Monday

Monday's testimony offered a look at how contracts were rigged by playing with numbers at the Detroit Water and Sewerage Department (DWSD).

And Victor Mercado, the former Water Department head who has largely blended into the background in the early weeks of the Kilpatrick trial, was dragged out of the shadows and into the spotlight as a key player in the contract rigging.

The only witness on the stand was Daniel Edwards, an employee of the Contracts and Grants division of DWSD. Edwards testified that, between 2002 and 2008, there were 40 to 60 construction contracts awarded by the DWSD to the tune of $2.7 billion.

In painful detail, Edwards described the bureaucratic process of receiving and reviewing proposed bids, and then approving and awarding a contract. Typically, contracts are evaluated as either a lowest bid, whereby the lowest proposed bid is the one accepted, or by Request for Proposal (RFP) a weighted scoring system that takes into account criteria including local and economic development. When submitting proposals, contractors are required to include certification given by the Detroit Human Rights Department to establish how much participation they have with Detroit-based businesses. And for that, the businesses are ascribed 35% towards the weighting of their score.

Edwards also told the court about special administrative orders that could be used to circumvent the Board of Water Commissioners and City Council. The orders allowed contracts to go directly to the Mayor's office for signature.

In the period between 2003 and 2008, Victor Mercado was head of the DWSD and Kwame Kilpatrick was Detroit's mayor.

Jurors heard how in 2003 a special administrative order was used to grant DLZ a contract to manage oversight construction for the replacement of water mains in downtown Detroit. CM 2012 was an umbrella contract that allowed DLZ to sub-contract to other companies. Ten contractors submitted bids and an in an internal DWSD memorandum to Mercado, dated March 18th 2004, a recommendation was made to award contracts to the three lowest bidders: Posen Construction, L. D'Agostini & Sons and Lanzo Construction. Mercado accepted the recommendation.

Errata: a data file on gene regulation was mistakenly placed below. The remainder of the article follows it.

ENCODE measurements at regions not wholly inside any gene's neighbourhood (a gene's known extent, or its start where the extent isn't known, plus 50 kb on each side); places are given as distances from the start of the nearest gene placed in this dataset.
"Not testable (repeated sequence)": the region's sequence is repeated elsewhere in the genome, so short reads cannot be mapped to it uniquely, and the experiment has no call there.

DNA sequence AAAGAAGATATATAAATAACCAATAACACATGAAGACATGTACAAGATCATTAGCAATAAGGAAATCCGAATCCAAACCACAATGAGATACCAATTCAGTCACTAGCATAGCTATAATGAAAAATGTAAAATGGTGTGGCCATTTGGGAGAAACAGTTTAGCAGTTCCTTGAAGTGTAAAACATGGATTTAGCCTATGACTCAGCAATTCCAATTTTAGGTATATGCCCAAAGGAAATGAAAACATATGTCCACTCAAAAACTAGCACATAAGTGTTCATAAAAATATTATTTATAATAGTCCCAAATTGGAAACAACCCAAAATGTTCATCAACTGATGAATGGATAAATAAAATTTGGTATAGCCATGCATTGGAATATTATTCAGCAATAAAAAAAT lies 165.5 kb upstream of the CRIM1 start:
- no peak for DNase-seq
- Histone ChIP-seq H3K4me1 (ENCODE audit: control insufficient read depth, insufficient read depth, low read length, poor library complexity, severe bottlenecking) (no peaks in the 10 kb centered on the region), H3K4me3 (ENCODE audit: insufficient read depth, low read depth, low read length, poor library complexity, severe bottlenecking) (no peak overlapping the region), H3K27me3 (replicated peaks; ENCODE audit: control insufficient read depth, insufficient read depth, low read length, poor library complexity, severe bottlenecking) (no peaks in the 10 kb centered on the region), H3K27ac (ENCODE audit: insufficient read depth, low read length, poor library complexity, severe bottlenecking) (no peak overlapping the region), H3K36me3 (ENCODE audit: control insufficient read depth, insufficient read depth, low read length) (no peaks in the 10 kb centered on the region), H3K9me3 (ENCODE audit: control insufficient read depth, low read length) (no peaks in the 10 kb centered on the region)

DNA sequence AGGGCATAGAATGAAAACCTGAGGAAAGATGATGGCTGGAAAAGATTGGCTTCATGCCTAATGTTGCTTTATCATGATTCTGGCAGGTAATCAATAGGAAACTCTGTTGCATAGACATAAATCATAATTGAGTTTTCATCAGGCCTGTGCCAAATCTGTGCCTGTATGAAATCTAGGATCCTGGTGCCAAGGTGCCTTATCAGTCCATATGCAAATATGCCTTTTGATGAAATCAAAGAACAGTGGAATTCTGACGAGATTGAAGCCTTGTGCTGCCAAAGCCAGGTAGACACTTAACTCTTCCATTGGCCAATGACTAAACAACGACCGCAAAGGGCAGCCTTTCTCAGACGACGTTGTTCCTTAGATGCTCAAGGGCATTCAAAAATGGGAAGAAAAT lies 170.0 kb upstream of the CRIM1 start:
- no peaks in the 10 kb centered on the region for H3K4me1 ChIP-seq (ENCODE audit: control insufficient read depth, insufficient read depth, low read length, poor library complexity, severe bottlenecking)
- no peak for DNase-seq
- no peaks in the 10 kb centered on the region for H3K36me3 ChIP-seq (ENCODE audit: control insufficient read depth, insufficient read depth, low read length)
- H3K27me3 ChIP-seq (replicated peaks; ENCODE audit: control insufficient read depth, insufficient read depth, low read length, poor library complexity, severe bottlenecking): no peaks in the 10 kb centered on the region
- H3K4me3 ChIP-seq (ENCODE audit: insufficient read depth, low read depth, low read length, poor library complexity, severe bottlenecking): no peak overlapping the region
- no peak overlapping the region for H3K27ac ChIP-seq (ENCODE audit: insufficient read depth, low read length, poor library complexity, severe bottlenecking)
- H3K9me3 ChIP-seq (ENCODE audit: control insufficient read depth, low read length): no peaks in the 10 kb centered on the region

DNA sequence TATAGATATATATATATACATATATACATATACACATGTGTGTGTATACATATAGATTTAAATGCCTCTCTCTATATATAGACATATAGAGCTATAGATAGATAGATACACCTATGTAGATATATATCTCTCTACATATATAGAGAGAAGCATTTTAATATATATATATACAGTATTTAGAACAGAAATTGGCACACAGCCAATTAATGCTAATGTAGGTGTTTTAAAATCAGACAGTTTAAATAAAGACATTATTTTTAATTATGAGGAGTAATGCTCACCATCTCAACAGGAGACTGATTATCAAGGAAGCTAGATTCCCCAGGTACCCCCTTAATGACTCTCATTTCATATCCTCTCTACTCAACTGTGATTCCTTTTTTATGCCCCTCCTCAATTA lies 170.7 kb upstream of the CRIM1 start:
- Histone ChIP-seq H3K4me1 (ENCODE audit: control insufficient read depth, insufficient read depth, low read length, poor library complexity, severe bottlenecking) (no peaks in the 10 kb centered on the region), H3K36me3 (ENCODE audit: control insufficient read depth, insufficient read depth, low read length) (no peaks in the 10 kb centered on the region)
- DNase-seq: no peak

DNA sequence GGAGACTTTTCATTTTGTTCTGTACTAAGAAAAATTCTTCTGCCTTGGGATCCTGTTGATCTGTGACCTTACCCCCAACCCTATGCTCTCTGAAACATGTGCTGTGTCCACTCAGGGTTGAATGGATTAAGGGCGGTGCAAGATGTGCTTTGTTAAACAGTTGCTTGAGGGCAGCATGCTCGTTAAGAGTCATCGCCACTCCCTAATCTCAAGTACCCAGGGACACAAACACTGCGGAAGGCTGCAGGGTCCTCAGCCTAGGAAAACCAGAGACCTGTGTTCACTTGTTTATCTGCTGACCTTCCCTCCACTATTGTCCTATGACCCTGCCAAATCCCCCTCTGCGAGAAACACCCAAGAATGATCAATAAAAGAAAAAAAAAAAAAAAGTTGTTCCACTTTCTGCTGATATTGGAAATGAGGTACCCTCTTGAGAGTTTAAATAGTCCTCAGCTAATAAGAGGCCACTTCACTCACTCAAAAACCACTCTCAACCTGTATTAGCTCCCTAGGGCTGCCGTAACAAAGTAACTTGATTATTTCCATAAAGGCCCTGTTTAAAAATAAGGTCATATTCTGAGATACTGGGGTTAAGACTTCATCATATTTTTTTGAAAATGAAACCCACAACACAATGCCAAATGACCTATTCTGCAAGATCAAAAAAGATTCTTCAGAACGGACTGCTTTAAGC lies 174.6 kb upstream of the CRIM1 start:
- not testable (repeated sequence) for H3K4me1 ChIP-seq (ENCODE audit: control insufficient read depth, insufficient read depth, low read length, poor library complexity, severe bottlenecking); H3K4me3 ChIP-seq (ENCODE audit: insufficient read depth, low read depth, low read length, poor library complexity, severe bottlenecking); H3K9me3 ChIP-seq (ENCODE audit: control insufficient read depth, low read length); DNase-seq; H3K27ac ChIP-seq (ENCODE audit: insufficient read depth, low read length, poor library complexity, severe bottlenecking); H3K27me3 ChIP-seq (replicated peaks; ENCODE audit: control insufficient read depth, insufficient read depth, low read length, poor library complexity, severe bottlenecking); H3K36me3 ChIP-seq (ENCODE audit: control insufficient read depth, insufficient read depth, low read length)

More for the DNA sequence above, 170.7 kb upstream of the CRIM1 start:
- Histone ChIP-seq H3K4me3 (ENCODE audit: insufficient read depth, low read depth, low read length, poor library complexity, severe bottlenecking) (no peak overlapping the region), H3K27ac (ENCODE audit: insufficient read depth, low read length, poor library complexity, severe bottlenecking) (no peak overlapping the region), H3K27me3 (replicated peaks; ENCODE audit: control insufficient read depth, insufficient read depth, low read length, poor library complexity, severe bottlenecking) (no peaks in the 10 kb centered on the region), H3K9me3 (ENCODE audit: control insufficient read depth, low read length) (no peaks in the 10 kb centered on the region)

This is not how it played out, however. Bobby Ferguson's company Ferguson Enterprises, ranked 9th in the list of 10 with a proposal that was 45.7% greater than the lowest bid, somehow managed to land contracts WS 650 and WS 651. The WS 650 contract was originally for $821,475 but a change order increased that to $3,115,007.10. Contract WS 651 was also increased- from $720,195 to $1,729,240.

The witness acknowledged this was unusual as contracts were typically awarded to lowest bidders to save DWSD money.

Then there were sibling contracts CM 2014 and 2015 in 2006. Bids were submitted by about 8 to 10 companies. Amongst these was Detroit Program Management, a joint venture between Detroit Contracting Inc and Ferguson's Xcel Construction Services, and Lakeshore Engineering, another company with ties to Ferguson. Lakeshore executives had learned a costly mistake in refusing Ferguson. Two months after Lakeshore turned down Ferguson's request to cut him into a deal with the DWSD, Mercado cancelled the $10 million contract and gave it to another firm. Lakeshore brought on Ferguson soon after.

After the bids were evaluated in the typical weighted fashion, Superior Engineering Associates were ranked #1. But then Edward's supervisor, Darryl Latimer, contacted the Detroit Human Rights department and asked them to take a look at the certification for DLZ which was directly related to Superior Engineering. DLZ's certification was revoked and the removal of the 35% weighting cost Superior engineering the top spot. Edwards said again this was highly unusual because the evaluation process was already well underway.